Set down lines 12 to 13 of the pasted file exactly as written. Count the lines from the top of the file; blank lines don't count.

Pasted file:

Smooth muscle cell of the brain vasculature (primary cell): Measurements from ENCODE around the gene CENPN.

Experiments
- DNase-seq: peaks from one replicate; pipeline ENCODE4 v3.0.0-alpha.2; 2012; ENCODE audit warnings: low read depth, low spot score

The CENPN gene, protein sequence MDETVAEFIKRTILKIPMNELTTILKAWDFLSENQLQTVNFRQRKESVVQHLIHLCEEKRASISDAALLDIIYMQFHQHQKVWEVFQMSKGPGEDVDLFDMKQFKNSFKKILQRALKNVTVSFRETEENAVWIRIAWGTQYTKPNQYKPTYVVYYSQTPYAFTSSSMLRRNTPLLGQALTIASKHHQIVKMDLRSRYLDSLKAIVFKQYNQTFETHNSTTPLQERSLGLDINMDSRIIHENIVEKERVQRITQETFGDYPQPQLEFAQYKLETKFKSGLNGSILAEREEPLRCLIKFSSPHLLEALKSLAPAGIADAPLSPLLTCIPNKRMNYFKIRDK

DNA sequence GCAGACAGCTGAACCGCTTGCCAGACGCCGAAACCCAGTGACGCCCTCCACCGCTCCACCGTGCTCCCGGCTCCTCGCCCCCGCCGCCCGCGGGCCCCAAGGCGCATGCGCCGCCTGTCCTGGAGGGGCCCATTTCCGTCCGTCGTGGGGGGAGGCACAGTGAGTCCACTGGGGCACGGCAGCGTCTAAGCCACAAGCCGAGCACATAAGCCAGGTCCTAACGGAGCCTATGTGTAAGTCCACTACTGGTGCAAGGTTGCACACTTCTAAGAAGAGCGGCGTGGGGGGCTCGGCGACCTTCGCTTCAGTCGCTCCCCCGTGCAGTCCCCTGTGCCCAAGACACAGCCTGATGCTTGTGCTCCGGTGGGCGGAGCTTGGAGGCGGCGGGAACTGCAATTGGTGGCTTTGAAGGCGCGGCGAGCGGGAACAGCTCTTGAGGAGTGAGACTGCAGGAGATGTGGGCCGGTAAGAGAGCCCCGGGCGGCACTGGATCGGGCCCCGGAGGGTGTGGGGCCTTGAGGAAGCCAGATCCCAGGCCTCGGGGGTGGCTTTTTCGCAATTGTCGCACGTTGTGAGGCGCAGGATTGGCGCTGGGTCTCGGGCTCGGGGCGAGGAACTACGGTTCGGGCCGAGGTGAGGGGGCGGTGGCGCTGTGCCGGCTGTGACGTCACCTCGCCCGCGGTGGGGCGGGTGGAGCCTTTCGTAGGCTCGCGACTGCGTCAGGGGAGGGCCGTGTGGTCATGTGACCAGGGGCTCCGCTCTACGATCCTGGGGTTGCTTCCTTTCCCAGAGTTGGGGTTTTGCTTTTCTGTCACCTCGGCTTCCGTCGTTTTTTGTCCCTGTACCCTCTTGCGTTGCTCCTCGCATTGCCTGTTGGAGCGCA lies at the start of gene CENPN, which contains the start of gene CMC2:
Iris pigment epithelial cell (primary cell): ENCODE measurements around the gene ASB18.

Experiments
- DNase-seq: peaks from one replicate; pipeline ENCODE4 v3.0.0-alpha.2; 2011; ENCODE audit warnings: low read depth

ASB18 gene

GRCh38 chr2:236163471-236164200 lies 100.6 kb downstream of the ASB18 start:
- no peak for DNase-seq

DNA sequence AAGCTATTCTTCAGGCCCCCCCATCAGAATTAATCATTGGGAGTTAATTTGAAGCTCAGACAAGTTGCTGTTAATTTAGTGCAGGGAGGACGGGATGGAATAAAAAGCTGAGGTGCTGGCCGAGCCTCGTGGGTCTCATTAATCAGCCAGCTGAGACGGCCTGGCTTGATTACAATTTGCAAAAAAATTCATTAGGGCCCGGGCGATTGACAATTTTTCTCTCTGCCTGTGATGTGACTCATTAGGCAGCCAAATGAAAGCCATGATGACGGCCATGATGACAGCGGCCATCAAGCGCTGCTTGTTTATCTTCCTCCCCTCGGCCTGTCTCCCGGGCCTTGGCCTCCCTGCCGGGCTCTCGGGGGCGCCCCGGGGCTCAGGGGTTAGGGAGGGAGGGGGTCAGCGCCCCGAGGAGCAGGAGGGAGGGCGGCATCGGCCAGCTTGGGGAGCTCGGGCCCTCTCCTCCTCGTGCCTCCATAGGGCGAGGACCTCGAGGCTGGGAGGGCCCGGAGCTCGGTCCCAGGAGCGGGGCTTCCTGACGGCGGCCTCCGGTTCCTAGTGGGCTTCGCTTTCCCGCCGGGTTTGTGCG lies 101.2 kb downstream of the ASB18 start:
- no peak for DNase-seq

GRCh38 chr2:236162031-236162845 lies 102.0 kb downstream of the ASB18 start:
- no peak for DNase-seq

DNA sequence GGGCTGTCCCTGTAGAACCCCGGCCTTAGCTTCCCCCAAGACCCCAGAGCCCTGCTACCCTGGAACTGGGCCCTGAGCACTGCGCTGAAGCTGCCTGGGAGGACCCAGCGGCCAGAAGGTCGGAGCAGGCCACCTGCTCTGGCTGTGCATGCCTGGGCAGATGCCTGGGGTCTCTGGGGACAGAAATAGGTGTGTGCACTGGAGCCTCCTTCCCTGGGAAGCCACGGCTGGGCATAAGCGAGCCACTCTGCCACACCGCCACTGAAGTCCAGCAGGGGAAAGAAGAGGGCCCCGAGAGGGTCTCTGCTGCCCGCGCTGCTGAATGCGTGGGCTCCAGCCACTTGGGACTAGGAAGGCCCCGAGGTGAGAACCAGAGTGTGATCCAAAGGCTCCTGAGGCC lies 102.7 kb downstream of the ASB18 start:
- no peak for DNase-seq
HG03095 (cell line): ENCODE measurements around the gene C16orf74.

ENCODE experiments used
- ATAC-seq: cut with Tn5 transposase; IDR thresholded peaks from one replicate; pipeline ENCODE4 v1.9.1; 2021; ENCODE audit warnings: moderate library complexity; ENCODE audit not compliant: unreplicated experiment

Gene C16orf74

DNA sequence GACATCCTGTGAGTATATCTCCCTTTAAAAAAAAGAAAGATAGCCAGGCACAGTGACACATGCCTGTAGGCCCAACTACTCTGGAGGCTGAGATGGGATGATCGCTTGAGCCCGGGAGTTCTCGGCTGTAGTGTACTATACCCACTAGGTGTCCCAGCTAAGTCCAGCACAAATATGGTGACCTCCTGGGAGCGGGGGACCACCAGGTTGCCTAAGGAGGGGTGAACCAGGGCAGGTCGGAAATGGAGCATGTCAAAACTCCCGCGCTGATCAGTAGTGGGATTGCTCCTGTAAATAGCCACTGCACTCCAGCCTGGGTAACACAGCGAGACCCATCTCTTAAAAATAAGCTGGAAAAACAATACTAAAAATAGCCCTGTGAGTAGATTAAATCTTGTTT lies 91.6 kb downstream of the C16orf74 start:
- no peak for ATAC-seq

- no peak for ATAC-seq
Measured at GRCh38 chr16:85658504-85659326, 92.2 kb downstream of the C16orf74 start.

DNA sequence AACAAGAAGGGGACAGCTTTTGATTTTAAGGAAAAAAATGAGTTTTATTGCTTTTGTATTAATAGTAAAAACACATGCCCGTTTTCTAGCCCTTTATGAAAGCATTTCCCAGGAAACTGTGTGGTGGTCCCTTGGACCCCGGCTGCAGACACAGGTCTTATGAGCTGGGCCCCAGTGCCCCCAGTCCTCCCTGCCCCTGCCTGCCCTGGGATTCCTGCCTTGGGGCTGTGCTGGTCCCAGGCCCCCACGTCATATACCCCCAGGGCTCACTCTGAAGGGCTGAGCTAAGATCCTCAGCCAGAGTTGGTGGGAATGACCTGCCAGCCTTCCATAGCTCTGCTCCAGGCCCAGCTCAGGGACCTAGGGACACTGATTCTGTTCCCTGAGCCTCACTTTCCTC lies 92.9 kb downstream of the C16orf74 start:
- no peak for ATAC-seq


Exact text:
DNA sequence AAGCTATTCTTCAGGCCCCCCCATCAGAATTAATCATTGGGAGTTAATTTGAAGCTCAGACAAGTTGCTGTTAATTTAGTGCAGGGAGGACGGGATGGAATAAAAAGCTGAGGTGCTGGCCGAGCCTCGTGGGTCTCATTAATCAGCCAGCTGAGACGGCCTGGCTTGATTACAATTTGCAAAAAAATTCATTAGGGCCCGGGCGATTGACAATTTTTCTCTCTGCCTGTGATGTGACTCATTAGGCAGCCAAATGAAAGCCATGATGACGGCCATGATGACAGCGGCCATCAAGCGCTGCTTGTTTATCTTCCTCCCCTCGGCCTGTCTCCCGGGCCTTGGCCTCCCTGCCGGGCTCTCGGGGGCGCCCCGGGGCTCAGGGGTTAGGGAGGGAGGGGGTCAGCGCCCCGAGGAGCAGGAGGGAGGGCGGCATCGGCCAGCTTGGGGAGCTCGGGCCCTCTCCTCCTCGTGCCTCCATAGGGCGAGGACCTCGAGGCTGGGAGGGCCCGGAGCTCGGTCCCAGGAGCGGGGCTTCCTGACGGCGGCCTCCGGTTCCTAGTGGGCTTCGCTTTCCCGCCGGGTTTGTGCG lies 101.2 kb downstream of the ASB18 start:
- no peak for DNase-seq